The NIS (network and information systems) Directive was adopted on 6 July 2016 and entered into force on 8 August 2016. This is the first European-wide legislation on cybersecurity.

Andrus Ansip, the EU Commission Vice- President for the Digital Single Market declared, “If we want people and businesses to make the most of digital services, they need to trust them. A Digital Single Market can only be created in a secure online environment.” The Directive aims to generate a global approach towards cybersecurity in Europe based on common, minimum capacity-building and planning requirements, exchange of information, cooperation, and common security and notification requirements for operators of essential services and digital service providers. To these ends, the NIS Directive also set up two working groups: (i) the Cooperation Group to facilitate cooperation and exchange of information between Member States and (ii) a network of computer security incident response teams (a “CSIRTs network”).

The NIS Directive applies to both digital service providers and operators of essential services. The latter will have to be identified by Members States and can be private or public entities operating in the following industries: energy, transportation, banking and financial markets, health care, drinking water supply and distribution, and digital infrastructure. Digital service providers include online market places (e.g. e-commerce platforms), cloud computing services, and online search engines. Because digital service providers bear a lesser risk than operators of essential services, the security obligations imposed on them are lighter. It is also worth mentioning that hardware manufacturers and software developers do not qualify as operators of essential services. In addition, micro- and small-enterprises do not have to abide by the requirements imposed on digital service providers, although they would qualify as such.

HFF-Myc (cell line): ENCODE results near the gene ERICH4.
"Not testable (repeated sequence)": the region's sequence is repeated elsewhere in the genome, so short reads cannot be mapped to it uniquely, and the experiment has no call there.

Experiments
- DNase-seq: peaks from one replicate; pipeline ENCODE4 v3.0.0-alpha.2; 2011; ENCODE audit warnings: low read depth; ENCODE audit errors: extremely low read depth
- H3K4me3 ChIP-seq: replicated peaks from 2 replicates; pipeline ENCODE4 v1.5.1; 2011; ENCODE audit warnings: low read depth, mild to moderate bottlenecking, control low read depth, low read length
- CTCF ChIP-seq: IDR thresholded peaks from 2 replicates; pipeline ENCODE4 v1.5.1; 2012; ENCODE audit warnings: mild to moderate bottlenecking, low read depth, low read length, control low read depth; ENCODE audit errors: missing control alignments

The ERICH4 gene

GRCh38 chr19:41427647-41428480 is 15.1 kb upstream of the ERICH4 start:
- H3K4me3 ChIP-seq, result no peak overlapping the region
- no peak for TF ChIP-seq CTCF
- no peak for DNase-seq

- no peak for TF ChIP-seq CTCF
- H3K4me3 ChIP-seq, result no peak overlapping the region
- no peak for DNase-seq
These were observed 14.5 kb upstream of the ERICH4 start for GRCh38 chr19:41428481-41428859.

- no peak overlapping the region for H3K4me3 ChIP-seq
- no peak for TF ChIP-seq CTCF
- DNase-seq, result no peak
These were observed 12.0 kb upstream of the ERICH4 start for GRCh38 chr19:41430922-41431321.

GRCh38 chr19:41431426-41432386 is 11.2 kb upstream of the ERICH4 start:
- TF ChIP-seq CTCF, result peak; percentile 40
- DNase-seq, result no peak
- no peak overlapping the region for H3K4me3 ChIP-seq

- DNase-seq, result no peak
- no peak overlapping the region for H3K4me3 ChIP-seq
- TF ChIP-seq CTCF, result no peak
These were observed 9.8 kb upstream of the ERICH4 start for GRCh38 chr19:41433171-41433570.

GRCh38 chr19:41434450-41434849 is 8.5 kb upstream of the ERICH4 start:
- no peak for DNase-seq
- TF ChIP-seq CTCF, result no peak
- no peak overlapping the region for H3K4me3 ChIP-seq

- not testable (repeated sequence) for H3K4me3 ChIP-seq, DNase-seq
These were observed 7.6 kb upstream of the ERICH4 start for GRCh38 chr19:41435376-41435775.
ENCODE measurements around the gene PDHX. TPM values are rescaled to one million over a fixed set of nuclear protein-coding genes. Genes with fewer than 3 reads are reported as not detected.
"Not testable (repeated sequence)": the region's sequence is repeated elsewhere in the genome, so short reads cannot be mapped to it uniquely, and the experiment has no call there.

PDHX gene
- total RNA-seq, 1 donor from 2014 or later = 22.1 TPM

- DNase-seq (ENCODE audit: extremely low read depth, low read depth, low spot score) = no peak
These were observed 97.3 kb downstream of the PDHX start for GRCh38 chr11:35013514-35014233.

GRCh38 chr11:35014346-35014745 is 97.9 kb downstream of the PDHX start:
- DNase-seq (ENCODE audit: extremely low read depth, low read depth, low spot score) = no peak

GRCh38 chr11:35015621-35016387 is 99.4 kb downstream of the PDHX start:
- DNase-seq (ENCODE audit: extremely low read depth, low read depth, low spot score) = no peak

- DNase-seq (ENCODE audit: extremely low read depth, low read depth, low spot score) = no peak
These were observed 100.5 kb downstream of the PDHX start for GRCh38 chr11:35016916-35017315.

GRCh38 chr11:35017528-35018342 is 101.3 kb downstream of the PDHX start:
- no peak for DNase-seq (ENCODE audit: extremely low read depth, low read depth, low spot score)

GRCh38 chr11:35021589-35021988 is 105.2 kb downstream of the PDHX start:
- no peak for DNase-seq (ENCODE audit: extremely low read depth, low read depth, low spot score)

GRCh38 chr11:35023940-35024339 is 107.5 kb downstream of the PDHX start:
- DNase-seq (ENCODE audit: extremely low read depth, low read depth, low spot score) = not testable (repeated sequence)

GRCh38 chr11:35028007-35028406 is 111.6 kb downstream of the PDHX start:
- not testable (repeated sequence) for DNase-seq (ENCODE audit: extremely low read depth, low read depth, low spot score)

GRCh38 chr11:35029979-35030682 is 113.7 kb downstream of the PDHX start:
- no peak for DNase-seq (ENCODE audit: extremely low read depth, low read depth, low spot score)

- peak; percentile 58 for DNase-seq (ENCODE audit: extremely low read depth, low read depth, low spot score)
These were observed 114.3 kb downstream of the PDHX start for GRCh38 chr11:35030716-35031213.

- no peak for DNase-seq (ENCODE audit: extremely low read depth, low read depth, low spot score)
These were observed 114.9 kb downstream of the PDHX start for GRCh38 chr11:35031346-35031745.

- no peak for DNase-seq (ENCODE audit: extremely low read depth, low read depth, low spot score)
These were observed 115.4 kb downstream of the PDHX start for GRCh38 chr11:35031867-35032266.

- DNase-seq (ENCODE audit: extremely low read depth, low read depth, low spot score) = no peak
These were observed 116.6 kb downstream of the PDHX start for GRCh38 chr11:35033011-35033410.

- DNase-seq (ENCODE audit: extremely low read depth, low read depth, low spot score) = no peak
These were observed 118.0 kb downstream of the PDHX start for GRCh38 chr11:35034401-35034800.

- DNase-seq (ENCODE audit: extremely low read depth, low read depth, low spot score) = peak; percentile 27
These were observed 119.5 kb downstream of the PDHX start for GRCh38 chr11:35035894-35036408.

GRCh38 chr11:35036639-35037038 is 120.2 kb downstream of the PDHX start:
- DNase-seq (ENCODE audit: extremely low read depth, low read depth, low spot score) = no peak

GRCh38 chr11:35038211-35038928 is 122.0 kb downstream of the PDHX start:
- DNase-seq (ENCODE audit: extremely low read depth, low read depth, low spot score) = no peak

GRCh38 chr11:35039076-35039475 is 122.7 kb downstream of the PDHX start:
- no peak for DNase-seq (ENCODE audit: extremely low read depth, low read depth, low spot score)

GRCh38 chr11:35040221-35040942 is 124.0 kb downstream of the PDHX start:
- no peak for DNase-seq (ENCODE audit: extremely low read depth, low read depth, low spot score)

A Member State will have jurisdiction over the operators of essential services that it will have identified as such, as well as over digital service providers having their main establishment in this Member State, i.e. generally if the provider has its head office in that country. A digital service provider based outside the EU can also fall under the scope of the NIS Directive if it offers services within the EU (the mere accessibility in the EU of the service offered or an intermediary’s website being not sufficient). In such scenario, this non-EU entity will have to designate a representative in the Member State where it offers its services.

Member States have now up to 9 May 2018 to implement in their national laws the provisions of the NIS Directive. Companies should, as from now, get themselves prepared and ask themselves whether they fall under the scope of the NIS Directive. If they do, they should start reviewing their security processes and follow the implementing laws and practical guidance closely that will be adopted in their respective countries.